As Wednesday approached, Doug Yates’ anxiety grew. It was worse Wednesday morning and throughout the day.

As Doug walked into Hall of Fame, ahead of his father, he conceded he was “nervous.’’

He also was prepared.

Doug stocked multiple tissues in the pockets of his slacks.

“If he didn’t make it, I was going to break down,’’ Doug said of his father making the Hall of Fame. “If he did, I was going to break down.’’

Robert also felt nervous.

“If I don’t get in,’’ Robert told himself before the announcement, “that’s the reason to work real hard to be here next year to get in.’’

The family didn’t have to wait long to celebrate.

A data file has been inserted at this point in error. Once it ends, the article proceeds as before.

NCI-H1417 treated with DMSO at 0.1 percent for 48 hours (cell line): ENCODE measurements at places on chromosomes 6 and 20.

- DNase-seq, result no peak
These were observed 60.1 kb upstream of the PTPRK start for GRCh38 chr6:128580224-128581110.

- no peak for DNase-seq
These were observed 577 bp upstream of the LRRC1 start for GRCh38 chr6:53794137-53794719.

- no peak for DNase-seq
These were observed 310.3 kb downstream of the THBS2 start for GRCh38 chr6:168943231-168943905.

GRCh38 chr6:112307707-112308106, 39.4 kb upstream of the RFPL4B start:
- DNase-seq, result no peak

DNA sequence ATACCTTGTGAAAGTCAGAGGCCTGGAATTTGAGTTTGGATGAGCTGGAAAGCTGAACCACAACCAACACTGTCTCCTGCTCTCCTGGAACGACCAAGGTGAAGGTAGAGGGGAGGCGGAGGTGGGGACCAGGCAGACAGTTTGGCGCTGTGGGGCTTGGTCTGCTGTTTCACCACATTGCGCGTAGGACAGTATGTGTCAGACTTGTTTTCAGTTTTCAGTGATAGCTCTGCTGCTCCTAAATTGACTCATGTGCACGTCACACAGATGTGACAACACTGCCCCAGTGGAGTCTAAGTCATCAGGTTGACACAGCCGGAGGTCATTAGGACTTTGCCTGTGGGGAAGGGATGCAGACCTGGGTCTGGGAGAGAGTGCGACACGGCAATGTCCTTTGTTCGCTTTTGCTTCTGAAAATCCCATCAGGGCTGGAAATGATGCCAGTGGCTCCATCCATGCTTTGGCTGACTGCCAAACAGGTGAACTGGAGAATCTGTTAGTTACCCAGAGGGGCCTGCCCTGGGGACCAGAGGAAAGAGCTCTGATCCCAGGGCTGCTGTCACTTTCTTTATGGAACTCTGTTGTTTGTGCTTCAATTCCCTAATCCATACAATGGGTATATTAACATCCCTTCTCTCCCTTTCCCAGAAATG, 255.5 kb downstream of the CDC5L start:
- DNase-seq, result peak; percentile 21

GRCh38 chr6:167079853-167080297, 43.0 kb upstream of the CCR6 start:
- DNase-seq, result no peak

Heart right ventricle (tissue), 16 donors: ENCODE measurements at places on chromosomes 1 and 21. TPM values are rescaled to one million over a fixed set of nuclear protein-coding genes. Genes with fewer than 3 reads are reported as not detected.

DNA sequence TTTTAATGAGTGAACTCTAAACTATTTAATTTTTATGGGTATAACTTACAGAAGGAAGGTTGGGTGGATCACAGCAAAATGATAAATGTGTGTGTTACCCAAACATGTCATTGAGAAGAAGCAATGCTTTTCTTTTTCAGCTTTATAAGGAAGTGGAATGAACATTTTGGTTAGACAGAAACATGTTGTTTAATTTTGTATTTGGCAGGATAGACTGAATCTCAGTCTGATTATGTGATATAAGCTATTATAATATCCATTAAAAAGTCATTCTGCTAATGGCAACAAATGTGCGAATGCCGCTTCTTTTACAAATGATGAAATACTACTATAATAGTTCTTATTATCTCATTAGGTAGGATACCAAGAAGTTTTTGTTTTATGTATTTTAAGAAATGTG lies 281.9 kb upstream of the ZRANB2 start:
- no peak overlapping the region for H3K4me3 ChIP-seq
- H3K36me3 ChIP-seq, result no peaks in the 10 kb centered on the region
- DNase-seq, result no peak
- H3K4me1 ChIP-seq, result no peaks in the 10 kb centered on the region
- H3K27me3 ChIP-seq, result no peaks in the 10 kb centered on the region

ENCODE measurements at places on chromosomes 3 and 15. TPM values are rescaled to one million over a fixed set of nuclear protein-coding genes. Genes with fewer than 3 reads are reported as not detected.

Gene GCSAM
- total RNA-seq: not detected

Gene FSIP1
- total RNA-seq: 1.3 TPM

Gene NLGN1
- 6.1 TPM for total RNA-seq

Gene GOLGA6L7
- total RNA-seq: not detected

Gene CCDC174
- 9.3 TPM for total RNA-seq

Robert Yates, who received 94 percent of the vote, was announced first.

“Wow,’’ Doug said. “I’m glad that’s over.’’

His father, sitting a row in front of Doug, reached back. Doug leaned forward. They held hands. 

After that it was a matter of relishing what had happened as four other men — Red Byron, Ray Evernham, Ken Squier and Ron Hornady Jr. — were selected to join Robert Yates in the next Hall of Fame Class.

Doug stay composed throughout. He wiped his eyes once.

When the ceremony ended, Robert Yates reached his arm around wife Carolyn and embraced her.

“My family means so much to me because they allowed me to work night and day,’’ Robert Yates said. “Do I love engines? Yes, whether one cylinder, two cylinders, six or 12 or 24. I love engines.’’

That passion led him to this moment.

“I feel like I could take a jack,’’ said the former jackman.

“I don’t know if I’ll sleep tonight.’’

Doug Yates will.

His father will be in the Hall of Fame.